Calcium Men age 51-70 need 1,000 mg each day. Men age 71 need 1,200 mg each day. Don’t consume more than 2,000 mg each day. 1,200 mg each day. Don’t consume more than 2,000 mg each day. Calcium is a mineral that is important for strong bones and teeth, so there are special recommendations for older people who are at risk for bone loss. You can get calcium from milk and other dairy, some forms of tofu, dark-green leafy vegetables, soybeans, canned sardines and salmon with bones, and calcium-fortified foods.
Magnesium 420 mg each day. 320 mg each day. This mineral, generally, is found in foods containing dietary fiber, such as green leafy vegetables, whole grains, legumes, and nuts and seeds. Breakfast cereals and other fortified foods often have added magnesium. Magnesium is also present in tap, mineral, or bottled drinking water.
Potassium Men need 3,400 mg each day. Most women age 51 and older need 2,600 mg each day Many different fruits, vegetables, meats, and dairy foods contain potassium. Foods high in potassium include dried apricots, lentils, and potatoes. Adults get a lot of their potassium from milk, coffee, tea, and other nonalcoholic beverages.
Sodium Men 51 and older should reduce their sodium intake to 2,300 mg each day. That is about 1 teaspoon of salt and includes sodium added during manufacturing or cooking as well as at the table when eating. If you have high blood pressure or prehypertension, limiting sodium intake to 1,500 mg per day, about 2/3 teaspoon of salt, may be helpful. Women 51 and older should reduce their sodium intake to 2,300 mg each day. That is about 1 teaspoon of salt and includes sodium added during manufacturing or cooking as well as at the table when eating. If you have high blood pressure or prehypertension, limiting sodium intake to 1,500 mg per day, about 2/3 teaspoon of salt, may be helpful. Preparing your own meals at home without using a lot of processed foods or salt will allow you to control how much sodium you get.
Vitamin B6 Most men 51 and older should aim for 1.7 mg each day. Most women 51 and older should aim for 1.5 mg each day. Vitamin B6 is found in a wide variety of foods. The richest sources of vitamin B6 include fish, beef liver, potatoes and other starchy vegetables, and fruit (other than citrus).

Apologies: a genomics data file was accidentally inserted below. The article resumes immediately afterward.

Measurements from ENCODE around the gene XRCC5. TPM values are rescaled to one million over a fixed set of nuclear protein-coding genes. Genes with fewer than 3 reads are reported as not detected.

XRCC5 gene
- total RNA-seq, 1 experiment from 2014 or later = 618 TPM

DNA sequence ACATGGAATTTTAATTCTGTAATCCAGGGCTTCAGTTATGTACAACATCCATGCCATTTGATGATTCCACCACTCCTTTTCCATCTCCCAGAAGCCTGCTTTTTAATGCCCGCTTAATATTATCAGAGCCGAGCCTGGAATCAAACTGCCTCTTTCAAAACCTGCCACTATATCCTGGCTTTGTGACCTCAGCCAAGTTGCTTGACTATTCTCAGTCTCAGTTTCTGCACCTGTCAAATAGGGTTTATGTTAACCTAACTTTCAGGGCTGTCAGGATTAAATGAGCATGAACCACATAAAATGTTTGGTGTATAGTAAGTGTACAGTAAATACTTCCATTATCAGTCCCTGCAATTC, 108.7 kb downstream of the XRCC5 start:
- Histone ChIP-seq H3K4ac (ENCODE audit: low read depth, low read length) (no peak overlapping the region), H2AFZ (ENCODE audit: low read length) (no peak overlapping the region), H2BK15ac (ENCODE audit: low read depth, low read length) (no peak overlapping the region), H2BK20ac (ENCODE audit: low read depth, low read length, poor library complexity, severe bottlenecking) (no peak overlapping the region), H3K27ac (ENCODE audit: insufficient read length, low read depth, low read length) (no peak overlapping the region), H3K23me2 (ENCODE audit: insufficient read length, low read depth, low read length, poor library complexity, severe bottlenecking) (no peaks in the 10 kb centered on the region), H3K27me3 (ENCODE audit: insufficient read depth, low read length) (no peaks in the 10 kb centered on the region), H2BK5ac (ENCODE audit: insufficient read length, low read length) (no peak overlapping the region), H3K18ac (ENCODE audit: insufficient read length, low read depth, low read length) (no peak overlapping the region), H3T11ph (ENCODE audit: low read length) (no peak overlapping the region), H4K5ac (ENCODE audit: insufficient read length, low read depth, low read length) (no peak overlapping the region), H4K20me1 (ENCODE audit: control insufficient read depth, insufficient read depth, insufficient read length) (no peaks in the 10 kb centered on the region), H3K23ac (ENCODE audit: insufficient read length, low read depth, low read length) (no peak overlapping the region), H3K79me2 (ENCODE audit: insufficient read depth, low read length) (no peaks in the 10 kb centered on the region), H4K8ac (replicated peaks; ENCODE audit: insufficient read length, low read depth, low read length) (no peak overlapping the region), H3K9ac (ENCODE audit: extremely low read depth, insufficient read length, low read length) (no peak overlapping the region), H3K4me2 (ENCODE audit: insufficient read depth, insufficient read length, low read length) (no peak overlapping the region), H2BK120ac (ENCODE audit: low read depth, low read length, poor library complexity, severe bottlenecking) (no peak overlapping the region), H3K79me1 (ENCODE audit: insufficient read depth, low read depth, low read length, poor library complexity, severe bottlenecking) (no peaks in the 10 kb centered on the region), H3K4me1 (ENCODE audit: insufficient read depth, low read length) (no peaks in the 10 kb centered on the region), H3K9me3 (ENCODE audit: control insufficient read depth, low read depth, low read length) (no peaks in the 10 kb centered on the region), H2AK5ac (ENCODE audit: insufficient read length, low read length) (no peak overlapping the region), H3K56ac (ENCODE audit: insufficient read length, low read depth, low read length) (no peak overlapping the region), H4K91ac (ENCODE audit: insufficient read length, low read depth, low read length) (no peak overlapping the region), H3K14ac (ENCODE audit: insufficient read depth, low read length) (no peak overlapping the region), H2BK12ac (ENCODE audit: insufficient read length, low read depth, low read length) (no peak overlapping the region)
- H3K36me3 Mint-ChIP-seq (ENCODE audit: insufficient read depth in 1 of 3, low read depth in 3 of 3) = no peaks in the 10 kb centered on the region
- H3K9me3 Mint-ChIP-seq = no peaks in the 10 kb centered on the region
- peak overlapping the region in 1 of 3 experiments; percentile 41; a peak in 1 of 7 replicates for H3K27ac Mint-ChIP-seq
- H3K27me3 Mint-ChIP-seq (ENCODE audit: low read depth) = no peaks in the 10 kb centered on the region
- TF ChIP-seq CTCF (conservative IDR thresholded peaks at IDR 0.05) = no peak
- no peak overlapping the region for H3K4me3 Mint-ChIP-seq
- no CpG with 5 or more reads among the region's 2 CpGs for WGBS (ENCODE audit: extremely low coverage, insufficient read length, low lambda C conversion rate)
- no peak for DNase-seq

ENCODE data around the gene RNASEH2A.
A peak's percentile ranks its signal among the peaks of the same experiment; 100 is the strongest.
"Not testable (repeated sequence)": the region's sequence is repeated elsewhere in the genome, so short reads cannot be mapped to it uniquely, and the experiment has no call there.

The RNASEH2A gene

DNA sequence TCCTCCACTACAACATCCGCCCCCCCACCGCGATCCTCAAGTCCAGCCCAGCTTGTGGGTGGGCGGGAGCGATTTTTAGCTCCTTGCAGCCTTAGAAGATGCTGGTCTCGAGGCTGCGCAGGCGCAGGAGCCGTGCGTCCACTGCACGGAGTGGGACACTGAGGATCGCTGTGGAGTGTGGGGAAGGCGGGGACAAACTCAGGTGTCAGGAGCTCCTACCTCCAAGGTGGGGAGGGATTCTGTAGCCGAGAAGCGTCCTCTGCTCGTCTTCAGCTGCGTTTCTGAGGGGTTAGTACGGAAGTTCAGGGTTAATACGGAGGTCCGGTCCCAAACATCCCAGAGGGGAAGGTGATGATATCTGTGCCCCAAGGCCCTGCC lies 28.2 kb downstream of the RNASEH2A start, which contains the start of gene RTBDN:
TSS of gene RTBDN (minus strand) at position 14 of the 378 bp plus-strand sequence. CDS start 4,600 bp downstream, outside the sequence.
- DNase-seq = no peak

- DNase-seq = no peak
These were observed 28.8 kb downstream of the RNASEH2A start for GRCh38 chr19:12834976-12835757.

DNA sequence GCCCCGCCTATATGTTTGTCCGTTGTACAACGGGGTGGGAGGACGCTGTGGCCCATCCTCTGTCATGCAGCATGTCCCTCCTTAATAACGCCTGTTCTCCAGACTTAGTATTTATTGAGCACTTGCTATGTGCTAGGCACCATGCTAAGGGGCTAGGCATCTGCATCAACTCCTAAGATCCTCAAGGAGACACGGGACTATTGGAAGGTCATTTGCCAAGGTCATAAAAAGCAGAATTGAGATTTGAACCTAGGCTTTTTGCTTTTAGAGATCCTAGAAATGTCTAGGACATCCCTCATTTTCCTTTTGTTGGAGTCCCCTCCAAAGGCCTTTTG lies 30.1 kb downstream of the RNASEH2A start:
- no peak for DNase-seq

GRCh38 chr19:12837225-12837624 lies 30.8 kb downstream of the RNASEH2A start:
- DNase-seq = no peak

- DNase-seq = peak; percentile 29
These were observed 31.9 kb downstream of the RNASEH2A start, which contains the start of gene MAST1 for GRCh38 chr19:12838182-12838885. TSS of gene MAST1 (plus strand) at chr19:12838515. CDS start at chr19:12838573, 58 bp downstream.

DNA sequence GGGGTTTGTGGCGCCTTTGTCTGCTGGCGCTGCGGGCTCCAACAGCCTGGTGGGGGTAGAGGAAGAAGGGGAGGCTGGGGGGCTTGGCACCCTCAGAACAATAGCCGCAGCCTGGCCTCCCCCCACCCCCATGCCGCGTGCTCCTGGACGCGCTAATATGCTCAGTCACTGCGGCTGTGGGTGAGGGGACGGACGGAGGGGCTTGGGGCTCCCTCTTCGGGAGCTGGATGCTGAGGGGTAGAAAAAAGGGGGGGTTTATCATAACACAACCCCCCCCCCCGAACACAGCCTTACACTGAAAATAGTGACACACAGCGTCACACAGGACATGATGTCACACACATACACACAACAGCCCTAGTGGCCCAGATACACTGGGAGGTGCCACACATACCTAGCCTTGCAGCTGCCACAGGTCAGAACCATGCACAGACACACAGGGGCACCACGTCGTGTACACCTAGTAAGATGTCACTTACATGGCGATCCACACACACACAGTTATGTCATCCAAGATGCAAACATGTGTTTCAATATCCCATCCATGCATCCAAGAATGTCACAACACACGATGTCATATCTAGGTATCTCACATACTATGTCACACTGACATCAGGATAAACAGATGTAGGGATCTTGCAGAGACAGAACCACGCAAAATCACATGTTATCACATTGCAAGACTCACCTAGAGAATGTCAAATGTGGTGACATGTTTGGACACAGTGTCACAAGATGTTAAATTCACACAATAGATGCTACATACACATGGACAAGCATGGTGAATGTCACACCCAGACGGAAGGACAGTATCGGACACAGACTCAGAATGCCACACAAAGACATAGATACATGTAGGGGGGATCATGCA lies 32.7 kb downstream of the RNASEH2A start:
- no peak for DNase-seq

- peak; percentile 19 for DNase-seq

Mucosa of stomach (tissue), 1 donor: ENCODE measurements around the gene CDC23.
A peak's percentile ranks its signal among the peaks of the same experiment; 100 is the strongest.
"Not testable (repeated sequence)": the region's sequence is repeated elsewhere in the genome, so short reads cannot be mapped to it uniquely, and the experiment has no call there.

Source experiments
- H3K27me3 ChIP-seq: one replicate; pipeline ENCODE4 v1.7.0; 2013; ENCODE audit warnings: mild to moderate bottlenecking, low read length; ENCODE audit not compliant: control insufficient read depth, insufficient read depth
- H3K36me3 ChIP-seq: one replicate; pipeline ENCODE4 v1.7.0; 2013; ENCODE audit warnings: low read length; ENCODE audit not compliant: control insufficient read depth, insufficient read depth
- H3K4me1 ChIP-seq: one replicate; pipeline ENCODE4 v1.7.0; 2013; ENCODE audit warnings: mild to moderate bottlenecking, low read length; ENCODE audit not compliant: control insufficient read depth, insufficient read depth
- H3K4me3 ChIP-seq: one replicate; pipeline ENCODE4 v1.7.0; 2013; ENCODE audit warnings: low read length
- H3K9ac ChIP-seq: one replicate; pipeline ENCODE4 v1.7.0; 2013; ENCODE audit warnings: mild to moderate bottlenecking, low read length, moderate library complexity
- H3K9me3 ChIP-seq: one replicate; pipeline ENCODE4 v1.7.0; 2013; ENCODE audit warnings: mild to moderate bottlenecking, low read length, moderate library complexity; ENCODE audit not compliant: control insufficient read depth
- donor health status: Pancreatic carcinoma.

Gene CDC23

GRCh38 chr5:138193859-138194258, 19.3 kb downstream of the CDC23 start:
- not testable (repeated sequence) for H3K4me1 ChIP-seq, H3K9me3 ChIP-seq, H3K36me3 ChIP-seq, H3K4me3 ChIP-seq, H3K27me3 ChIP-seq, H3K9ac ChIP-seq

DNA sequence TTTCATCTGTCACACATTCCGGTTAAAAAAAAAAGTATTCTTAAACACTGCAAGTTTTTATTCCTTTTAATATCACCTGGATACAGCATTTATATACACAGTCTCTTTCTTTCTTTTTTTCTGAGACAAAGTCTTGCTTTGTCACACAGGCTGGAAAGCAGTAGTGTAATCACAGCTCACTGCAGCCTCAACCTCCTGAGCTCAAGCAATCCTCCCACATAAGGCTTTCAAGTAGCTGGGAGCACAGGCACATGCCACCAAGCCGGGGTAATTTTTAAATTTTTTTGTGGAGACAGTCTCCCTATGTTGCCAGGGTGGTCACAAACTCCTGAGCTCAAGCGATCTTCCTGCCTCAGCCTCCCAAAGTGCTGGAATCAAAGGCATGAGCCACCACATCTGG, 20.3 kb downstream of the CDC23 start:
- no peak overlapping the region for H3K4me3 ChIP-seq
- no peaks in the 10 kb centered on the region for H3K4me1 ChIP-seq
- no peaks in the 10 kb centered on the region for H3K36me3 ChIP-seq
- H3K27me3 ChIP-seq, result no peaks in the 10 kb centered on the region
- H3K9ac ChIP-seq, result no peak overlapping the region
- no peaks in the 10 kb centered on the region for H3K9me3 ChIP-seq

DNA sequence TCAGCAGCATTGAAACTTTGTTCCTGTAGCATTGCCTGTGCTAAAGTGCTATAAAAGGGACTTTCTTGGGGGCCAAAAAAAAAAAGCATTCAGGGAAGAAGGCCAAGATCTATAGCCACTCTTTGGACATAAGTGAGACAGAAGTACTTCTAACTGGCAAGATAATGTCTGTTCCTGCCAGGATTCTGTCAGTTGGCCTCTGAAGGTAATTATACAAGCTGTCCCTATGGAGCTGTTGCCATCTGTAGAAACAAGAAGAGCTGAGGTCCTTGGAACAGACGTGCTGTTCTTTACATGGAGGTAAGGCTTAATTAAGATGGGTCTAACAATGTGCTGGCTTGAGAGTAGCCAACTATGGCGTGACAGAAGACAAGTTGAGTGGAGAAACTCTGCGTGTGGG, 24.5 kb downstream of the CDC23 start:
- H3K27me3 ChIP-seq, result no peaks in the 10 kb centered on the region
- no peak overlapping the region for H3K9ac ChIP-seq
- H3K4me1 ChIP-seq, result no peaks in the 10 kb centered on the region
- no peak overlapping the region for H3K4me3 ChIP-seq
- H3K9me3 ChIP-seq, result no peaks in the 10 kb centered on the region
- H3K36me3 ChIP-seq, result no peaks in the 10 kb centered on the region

Vitamin A Most men 51 and older should aim for 900 mcg RAE. Most women 51 and older should aim for 700 mcg RAE each day. Vitamin A can be found in products such as eggs and milk. It can also be found in vegetables and fruits, like carrots and mangoes.
Vitamin C Most men 51 and older should aim for 75 mg each day. Most women 51 and older should aim for 90 mg each day. Fruits and vegetables are some of the best sources of vitamin C. Citrus fruits, tomatoes, and potatoes can be a large source of vitamin C.
Vitamin E Most men age 51 and older should aim for 15 mg each day. Most women age 51 and older should aim for 15 mg each day. Vitamin E can be found in nuts like peanuts and almonds and can be found in vegetable oils, too. It can also be found in green vegetables, like broccoli and spinach.
Vitamin B1 (Thiamin) Most men 51 and older should aim for 1.2 mg each day. Most women 51 and older should aim for 1.1 mg each day. You can find vitamin B1 in meat – especially pork – and fish. It’s also in whole grains and some fortified breads, cereals, and pastas.
Vitamin B2 (Riboflavin) Most men 51 and older should aim for 1.3 mg each day. Most women 51 and older should aim for 1.1 mg each day. You can find vitamin B2 in eggs and organ meat, such as liver and kidneys, and lean meat. You can also find it in green vegetables, like asparagus and broccoli.
Vitamin B3 (Niacin) Most men 51 and older should aim for 16 mg each day. Most women 51 and older should aim for 14 mg each day. Vitamin B3 can be found in some types of nuts, legumes, and grains. It can also be found in poultry, beef, and fish.
Vitamin K Most men 51 and older should aim for 120 mg each day. Most women should aim for 90 mg each day. Vitamin K can be found in many foods including green leafy vegetables, like spinach and kale and in some fruits, such as blueberries and figs. It can also be found in cheese, eggs, and different meats.
Folate Most men age 51 and older should aim for 400 mcg DFE each day. Most women age 51 and older should aim for 400 mcg DFE each day. Folate can be found in vegetables and fruit, such as broccoli, brussel sprouts, spinach, and oranges. It can also be found in nuts, beans, and peas.

Read about this topic in Spanish. Lea sobre este tema en español.

For More Information on Vitamins and Minerals

Office of Dietary Supplements                                    
National Institutes of Health
301-435-2920
ods@nih.gov
www.ods.od.nih.gov

National Center for Complementary and Integrative Health
888-644-6226 (toll-free)
866-464-3615 (TTY/toll-free)
info@nccih.nih.gov
www.nccih.nih.gov

U.S. Food and Drug Administration
888-463-6332 (toll-free)
druginfo@fda.hhs.gov
www.fda.gov

Dietary Guidelines for Americans
(703) 305-2881
DietaryGuidelines@usda.gov
https://www.dietaryguidelines.gov/

This content is provided by the NIH National Institute on Aging (NIA). NIA scientists and other experts review this content to ensure it is accurate and up to date.